Jack Mullinger, Chief of Scouts, ALBA Photo 11-0910, Tamiment Library, NYU

Merriman reveals that Honoré Galli, see June 1-2 posting  is a good volleyball player.   Merriman says that Levie Kaminsky (Edward Baker) and the Canadian Allan Knight had never played volleyball.  Merriman reveals that “Mullinger” who would become Chief of Scouts came from a very well off family.  R. Charles Mullinger  was really Cecil Merritt Cole and he would risk his inheritance.  “Jack” (H. Hoff, private communication)  Mullinger was killed on the Ebro in July 1938.

Merriman says he spent the evening reviewing Bob Thompson and Pete Hampkin’s leadership styles and Bob Thompson’s health.  Merriman gives the name of Lucien Tellier² of Montreal, Canada, who shouted “Mañana” at Roblet in training.  The Lincolns used Mañana as an epithet for the slow pace of activity in Spain.

On the 4th Arthur Olorenshaw is back in camp and leading the training again on signals.  Pete Hampkins is said to be “too mechanical”.  Roblet returns from Valencia and announces that he has rounded up 60 “Mexicans” (i.e. volunteers who have come from Russia — not necessarily Russian by nationality, but coming from the Soviet Union) to come and help in the training.  Roblet will be leaving to organize the Spanish brigades.   Merriman is ill at the time he was writing on June 4 and the entertainment which was to be given by the Commanders (the “stunt”) was cancelled again … Merriman was also ill at the last fiesta for the entertainment.  Merriman misses Vidal and Winkler who came to camp.


¹ Nelson, American Radical, ibid., pp 209-213.

² Petrou, Renegades, ibid., Table of Mac-Paps.

1-2 Junio Merriman has to listen to criticism from the men

June 1-2

Robert Merriman’s diary for June 1 and 2, 1937

The adjustments in leadership of late May continue and on the 1st of June, Merriman and Marcovics have to learn to work together.  Merriman tells Mirko Marcovics that he will be helping him train the Washingtons until they leave and Marcovics is unhappy with the outcome.  Together they go up to Room 22 in the hotel and meet with Bill Lawrence, Steve Nelson and George Kaye who has just arrived.  Presumably, “Grandfather” (a Russian) is there since they speak Russian and it says Russian sends Kaye to work in the supply depot.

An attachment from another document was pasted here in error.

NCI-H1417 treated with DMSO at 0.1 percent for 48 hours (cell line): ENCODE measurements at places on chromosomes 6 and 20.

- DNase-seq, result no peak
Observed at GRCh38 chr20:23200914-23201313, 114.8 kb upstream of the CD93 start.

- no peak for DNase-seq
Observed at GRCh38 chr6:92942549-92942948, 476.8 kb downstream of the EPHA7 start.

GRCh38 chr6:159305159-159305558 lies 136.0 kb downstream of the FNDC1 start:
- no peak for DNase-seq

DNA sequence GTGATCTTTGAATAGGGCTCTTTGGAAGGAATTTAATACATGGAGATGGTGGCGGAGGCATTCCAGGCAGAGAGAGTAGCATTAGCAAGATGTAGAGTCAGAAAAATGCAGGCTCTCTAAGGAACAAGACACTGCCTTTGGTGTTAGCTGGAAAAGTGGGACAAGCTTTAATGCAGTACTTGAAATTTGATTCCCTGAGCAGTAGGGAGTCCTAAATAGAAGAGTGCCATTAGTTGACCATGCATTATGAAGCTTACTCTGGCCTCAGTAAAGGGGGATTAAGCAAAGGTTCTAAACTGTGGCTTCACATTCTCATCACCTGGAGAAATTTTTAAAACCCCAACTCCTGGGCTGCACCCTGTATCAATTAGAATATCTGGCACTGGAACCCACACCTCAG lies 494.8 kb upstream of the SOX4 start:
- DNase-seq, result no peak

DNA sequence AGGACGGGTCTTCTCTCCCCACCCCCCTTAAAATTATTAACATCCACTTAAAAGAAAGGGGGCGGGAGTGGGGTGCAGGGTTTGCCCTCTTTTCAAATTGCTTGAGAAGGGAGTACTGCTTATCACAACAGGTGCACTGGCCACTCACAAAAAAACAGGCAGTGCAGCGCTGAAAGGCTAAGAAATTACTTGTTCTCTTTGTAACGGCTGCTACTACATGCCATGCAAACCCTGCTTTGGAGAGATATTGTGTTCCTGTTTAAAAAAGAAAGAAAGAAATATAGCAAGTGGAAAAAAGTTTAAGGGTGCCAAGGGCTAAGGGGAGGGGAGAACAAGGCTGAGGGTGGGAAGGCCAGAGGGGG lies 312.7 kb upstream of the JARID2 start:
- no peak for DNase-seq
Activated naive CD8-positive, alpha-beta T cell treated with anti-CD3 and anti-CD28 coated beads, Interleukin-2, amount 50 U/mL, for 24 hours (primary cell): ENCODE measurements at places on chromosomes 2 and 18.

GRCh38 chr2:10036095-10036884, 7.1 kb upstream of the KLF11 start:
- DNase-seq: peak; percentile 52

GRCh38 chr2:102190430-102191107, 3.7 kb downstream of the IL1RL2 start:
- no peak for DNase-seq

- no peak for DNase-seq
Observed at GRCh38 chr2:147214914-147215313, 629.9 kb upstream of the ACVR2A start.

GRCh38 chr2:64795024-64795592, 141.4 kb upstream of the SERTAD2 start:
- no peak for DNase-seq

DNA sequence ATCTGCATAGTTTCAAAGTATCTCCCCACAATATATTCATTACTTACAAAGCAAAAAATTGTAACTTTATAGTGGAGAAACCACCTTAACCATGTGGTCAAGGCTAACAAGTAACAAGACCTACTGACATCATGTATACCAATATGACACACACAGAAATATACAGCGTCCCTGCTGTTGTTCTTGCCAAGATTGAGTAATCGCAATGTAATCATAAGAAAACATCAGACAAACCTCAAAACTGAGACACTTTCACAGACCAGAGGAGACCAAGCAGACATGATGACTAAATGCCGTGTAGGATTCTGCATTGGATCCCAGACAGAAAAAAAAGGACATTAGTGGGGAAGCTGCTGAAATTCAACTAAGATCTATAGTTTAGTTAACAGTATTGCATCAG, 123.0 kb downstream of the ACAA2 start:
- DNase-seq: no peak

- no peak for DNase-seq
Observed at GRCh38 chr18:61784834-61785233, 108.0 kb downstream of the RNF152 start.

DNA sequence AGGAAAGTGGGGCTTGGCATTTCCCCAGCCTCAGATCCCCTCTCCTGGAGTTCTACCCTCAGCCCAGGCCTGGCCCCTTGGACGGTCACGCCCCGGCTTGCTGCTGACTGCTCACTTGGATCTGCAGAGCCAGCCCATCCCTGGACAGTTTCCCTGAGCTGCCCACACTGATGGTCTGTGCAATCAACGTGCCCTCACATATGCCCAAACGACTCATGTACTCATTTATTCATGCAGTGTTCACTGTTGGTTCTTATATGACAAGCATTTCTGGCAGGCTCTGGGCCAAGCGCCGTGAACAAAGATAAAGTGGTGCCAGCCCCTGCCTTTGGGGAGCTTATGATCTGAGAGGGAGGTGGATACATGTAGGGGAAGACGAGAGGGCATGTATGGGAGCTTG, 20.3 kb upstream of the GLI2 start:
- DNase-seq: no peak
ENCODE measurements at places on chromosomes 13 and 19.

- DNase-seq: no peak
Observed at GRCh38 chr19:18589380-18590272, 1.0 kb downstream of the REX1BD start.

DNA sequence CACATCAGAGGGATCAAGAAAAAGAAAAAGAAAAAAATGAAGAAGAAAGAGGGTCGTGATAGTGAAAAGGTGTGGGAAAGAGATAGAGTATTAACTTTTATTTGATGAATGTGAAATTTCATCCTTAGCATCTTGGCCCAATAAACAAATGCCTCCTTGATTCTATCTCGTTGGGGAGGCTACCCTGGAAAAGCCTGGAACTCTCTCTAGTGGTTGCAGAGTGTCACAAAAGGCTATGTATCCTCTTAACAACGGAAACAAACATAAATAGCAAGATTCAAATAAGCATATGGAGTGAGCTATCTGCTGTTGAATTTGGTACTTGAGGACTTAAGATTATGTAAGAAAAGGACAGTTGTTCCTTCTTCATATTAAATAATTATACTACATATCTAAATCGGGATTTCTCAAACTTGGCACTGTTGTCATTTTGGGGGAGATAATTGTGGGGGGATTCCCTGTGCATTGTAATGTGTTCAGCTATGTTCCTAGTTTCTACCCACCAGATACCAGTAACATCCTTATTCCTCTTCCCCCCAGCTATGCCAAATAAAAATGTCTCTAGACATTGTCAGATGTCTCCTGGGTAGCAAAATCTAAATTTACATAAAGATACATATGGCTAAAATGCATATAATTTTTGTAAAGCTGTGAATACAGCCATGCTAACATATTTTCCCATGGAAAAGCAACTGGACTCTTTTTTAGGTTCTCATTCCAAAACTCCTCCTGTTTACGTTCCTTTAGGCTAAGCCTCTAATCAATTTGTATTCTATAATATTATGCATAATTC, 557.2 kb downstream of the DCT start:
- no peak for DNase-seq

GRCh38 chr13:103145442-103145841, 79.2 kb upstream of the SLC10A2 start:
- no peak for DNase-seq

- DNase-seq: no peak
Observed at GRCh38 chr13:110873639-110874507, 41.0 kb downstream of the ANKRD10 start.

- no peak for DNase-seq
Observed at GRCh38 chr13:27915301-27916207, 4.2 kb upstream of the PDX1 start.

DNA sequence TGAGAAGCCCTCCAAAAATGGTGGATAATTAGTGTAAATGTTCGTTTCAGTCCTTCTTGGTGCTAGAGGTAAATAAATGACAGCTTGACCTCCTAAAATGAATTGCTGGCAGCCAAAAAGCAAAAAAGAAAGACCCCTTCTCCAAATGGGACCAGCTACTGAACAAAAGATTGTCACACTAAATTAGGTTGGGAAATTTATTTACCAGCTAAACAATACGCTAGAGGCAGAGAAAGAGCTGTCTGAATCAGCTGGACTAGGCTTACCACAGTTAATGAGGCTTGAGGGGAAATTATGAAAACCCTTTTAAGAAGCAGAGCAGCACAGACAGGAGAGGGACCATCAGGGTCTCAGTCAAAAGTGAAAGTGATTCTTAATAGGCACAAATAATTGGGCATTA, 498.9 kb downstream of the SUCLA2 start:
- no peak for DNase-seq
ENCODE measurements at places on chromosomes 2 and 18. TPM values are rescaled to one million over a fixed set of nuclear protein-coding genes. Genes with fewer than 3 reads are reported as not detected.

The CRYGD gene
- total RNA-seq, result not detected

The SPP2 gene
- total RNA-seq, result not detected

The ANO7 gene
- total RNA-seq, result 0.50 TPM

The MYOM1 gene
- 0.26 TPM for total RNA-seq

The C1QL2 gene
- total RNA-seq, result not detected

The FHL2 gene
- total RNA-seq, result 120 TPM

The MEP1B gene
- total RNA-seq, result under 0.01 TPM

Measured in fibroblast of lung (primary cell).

In a continuation of information given on May 31, what is clear is that Steve Daduk, Edward Flaherty and Sterling Rochester have left Albacete to return to the U.S.  David Mates is still an issue in Tarazona and Marcovics doesn’t not want to “herd him”.  Merriman is nominated to speak to Mates about his work.

Merriman needed to get back to Pozorubio for training and Roblet came to give him a ride back but left Joe Dallet in Albacete.  Machine gun training continues and Merriman has difficulty translating the parts names from Russian to English.  It would be important to have uniformity in the naming of the gun parts since replacements would need to be ordered as weapons broke down.  The day finished with discussions on the relationships between the battalions, especially the English and Americans.

11_0786 Sands, Rodriguez and Chesler

Joe Sands (l), Julius Rodriguez, and Frank Chesler, ALBA Photo 11-0786, Tamiment Library, NYU.

Eladio and Aurelio Paula

Eladio Paula (left) and his brother Aurelio Paula. Aurelio would die in the Battle of the Ebro in August 1938. Eladio survived the war. Photo from the Paula family via Ancestry.com

On the second of June, a political meeting was held with the men and Julius Rodriguez tells Merriman to his face that there are men who don’t trust his military ability and feel he is more of a political leader than a military one.   The criticism comes from a “Paula” (believed to be Cuban American Eladio Paula) and a “Swinnerton”. Eladio Paula was from Tampa, also Cuban, and would have known Rodriguez.  Dennis Swinnerton was English and was injured at Jarama.  He probably befriended Paula there. Swinnerton will desert later in the summer of 1937.  It must have been a frank discussion for Merriman to have with the men.  Joe Dallet meets with Paula and Swinnerton and tells Merriman that Rodriguez has it wrong.  Again Merriman says “Galli talked” and repeated use of Galli (rather than Gallo) indicates that he meant Galli.  We found that Luigi Longo (Gallo) sent Honoré Galli to the Training Base at Albacete on May 5.¹  Galli was sent to help develop a political course of training at the training base.  The criticism of the men was discussed in a “round table” but Merriman does not let us know the conclusion.


Samual Gonshak, Commissar of the Autopark, May 1938. ALBA Photo 11-0026, Tamiment Library, NYU

Alfred Harvey Litwin is back from hospital and wants to get back to the “Spanish”.  Litwin came in on May 11 so it is not clear if he was injured or ill.  Steve Nelson is preparing to go to Jarama to be Commissar for the Lincolns.  He will stay over until at least the 3rd. In an evening meeting Eladio Paula “bawled out” Samuel Gonshak who was a Sergeant in the Autopark for the questions he asked.


¹ RGASPI Fond 545/Opis 1/Delo 56, pg 57.